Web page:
A member of the ILI-L discussion list pointed out an interesting article in the May issue of Harper’s that I finally got around to reading. It profiles the Prelinger Library, an idiosyncratic personal collection made public that provides its own classification system and allows for unexpected discoveries. (Here’s the non-digital link: “A World in Three Aisles: Browsing the Post-Digital Library” by Gideon Lewis-Kraus, Harper’s [May 2007]: 47-57.)
In passing, the author criticizes librarians’ devotion to all things technical, especially slamming the “roomy and bookless” SFPL in which “reference librarians, reconciled to their new roles as customer-service technicians in the guise of advanced-degreed ‘information scientists,’ stand behind high oak-paneled counters and field questions about how to use these Internet resources, or more often how to get the printers to work.” Hey, they haven’t ditched the reference desk – that sounds positively old fashioned.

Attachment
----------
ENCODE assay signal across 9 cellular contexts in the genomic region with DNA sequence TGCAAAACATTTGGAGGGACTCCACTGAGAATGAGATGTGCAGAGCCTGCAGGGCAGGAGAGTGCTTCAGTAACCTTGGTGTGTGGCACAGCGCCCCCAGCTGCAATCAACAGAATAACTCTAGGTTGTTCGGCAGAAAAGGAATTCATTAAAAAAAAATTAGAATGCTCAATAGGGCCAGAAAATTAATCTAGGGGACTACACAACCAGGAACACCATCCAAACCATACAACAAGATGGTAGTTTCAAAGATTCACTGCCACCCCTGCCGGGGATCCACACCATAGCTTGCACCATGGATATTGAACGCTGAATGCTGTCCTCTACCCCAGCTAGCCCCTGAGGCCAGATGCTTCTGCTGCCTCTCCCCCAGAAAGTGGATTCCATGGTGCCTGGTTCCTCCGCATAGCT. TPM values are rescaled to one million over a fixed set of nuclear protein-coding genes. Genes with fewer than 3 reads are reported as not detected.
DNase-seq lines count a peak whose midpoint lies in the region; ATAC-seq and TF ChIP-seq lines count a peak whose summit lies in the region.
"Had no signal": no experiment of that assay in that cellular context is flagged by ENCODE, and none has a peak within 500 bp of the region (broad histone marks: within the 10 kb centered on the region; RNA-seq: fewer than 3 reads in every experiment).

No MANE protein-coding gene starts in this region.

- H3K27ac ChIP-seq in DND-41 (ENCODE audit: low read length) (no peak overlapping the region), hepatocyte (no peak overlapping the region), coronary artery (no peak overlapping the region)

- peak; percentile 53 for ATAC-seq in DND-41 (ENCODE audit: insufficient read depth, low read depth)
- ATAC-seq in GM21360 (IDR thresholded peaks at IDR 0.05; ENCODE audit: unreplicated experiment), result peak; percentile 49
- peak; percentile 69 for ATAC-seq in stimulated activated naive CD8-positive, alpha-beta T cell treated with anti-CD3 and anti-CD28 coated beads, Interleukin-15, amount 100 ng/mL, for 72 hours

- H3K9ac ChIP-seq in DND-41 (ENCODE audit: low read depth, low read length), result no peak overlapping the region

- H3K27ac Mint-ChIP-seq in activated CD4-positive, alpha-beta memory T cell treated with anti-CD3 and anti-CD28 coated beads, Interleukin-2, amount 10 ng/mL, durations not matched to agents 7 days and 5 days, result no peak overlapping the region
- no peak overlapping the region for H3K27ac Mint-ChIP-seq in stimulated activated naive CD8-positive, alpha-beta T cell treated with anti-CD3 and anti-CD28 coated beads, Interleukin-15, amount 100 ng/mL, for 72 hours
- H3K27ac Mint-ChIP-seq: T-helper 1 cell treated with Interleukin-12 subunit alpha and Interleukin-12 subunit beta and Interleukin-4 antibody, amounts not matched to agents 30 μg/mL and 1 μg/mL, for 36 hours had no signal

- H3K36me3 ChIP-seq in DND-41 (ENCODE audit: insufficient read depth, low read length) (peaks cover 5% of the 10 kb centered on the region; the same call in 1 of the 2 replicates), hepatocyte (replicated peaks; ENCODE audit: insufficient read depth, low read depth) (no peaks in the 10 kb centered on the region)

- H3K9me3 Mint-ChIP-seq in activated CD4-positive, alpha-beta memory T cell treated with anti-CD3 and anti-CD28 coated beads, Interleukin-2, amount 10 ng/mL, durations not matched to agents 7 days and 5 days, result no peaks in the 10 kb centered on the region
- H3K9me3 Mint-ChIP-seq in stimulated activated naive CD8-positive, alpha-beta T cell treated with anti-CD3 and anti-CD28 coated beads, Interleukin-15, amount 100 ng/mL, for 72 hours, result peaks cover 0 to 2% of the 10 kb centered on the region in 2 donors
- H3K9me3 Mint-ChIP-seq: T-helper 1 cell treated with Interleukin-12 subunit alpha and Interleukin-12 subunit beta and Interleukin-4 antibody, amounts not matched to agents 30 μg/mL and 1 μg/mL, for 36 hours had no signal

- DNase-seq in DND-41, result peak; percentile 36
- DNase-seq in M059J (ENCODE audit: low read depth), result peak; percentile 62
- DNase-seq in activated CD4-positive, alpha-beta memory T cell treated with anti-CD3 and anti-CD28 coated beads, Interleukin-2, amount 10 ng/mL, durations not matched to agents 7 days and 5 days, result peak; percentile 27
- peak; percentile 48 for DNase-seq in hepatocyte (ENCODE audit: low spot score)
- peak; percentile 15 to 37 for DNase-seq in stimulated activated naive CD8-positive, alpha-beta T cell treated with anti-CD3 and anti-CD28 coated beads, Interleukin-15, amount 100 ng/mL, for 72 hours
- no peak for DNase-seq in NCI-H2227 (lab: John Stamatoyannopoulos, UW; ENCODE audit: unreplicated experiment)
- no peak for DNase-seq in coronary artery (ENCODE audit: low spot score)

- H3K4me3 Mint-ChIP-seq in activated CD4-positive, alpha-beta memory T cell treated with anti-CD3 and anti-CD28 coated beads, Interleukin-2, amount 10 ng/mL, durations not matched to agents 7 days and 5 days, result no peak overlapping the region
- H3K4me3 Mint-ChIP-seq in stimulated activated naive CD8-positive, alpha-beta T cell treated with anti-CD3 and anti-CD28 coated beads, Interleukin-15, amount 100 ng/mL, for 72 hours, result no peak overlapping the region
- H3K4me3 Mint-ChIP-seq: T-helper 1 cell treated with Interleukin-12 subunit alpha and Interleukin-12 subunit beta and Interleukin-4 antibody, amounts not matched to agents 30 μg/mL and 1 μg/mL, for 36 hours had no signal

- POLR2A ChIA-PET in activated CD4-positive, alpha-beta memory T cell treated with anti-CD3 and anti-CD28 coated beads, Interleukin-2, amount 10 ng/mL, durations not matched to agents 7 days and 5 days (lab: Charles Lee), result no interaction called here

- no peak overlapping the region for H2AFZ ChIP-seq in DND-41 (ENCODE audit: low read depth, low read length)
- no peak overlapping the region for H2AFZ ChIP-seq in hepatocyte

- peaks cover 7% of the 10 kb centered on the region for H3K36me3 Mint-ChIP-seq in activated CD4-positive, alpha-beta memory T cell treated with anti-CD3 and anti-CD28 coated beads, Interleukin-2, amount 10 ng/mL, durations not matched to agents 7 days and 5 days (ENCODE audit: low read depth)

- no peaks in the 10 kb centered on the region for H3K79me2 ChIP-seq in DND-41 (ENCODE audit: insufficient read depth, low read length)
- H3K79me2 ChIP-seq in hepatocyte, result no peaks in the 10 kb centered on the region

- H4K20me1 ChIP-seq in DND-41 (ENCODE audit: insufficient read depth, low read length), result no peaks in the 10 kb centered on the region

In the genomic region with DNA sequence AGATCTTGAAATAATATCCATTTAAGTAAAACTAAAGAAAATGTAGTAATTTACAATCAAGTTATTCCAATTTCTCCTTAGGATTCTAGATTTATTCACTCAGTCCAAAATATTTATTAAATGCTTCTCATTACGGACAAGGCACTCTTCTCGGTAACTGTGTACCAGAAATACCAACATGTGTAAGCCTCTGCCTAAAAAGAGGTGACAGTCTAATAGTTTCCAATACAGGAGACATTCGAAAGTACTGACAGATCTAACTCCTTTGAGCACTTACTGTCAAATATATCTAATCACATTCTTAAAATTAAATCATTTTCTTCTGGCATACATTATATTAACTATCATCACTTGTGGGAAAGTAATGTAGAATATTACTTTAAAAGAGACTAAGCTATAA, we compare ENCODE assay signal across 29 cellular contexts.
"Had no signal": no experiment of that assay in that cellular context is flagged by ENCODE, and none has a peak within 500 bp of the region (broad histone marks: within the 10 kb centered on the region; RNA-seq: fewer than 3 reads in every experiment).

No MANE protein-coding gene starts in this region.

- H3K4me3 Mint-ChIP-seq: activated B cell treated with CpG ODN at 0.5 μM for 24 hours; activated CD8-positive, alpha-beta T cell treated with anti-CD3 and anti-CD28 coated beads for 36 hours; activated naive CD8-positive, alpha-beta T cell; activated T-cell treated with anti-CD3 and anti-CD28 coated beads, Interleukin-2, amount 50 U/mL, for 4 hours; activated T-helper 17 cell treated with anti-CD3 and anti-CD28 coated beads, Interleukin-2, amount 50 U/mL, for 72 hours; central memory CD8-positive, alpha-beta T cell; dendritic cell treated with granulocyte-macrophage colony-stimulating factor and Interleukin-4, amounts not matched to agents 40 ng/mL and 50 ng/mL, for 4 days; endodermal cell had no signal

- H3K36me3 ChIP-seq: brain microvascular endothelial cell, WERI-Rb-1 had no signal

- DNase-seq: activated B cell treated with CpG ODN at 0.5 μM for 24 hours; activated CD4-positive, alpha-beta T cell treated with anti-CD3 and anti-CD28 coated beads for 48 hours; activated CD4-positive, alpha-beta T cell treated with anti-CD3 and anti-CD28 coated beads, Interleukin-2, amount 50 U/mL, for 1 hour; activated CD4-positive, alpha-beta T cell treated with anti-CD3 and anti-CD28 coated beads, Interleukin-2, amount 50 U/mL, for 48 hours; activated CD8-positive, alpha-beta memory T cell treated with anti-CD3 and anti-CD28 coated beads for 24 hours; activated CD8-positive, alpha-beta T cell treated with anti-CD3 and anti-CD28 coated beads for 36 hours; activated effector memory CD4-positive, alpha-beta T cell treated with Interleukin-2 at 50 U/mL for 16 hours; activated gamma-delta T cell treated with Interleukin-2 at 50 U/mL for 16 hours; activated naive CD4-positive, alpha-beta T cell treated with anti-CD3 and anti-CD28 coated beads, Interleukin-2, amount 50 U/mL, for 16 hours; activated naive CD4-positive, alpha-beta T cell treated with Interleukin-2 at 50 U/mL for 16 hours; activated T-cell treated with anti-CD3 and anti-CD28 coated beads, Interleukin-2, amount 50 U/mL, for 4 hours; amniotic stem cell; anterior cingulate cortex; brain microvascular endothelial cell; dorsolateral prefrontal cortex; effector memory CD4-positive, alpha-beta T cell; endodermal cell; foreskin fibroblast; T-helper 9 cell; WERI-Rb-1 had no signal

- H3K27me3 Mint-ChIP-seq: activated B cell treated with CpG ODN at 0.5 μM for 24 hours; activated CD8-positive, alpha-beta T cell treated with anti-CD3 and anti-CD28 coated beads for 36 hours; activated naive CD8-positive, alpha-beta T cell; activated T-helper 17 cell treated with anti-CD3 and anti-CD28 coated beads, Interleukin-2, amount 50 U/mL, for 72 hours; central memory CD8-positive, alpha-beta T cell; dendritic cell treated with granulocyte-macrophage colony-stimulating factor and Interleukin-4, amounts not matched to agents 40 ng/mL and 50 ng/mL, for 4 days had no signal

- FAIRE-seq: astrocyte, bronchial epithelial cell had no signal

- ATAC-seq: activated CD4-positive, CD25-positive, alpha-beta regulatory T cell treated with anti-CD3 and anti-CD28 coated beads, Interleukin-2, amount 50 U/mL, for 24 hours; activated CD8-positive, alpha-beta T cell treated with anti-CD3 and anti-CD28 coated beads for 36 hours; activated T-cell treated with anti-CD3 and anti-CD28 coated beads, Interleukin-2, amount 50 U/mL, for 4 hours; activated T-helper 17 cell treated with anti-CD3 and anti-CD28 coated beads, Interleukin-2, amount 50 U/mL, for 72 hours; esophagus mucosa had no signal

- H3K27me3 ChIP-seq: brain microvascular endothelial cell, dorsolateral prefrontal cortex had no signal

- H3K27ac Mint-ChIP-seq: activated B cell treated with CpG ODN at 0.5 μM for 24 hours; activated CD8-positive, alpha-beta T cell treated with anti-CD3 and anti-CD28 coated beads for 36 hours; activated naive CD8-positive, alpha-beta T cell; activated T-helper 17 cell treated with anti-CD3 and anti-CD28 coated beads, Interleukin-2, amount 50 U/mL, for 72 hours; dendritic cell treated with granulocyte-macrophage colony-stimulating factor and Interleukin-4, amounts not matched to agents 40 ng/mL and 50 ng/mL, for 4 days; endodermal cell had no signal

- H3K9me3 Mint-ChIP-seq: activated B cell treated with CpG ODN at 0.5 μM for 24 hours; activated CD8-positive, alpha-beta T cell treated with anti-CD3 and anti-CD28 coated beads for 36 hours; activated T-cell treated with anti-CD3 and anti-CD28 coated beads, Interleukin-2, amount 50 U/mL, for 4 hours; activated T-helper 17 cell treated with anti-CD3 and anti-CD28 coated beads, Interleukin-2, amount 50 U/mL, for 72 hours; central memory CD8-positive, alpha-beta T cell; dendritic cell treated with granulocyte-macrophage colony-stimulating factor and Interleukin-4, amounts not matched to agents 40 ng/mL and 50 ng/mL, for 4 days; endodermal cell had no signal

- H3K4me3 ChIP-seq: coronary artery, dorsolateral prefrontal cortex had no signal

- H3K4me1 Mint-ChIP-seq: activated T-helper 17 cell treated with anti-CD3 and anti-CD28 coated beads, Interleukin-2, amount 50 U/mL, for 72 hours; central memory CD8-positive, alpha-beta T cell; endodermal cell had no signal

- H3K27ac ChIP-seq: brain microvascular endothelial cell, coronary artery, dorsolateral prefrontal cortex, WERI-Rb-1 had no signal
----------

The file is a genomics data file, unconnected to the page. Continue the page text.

Anyway, the conclusion of the piece raises an issue I’d like to see discussed more by academic librarians.
The executive director of the digital-library initiative at Rice University is quoted as saying that “the library is not so much a space where books are held as where ideas are shared.” This is odd. Most people might suppose, to the contrary, that a library is exactly a space where books are held. There are many, many places on a college campus where ideas are shared: lecture halls, seminar rooms, computer clusters, dorm lounges. The library happens to be the only where ideas are shared precisely because books are held.
So here’s my question: as we pay attention to the “library as place” and try to demolish the “warehouse for books” stereotype of libraries, do we have any evidence that what’s in the library is contributing to the conversations we hope to foster? That is, as the library becomes a better place for students to do a variety of things, are they making better use of the collection itself? How well do collection development, information literacy, and “library as place” work together? What assessments have been made that can establish some causality – a better place means better learning using what libraries have to offer?
Apart, of course, from computers, comfy chairs, and good coffee.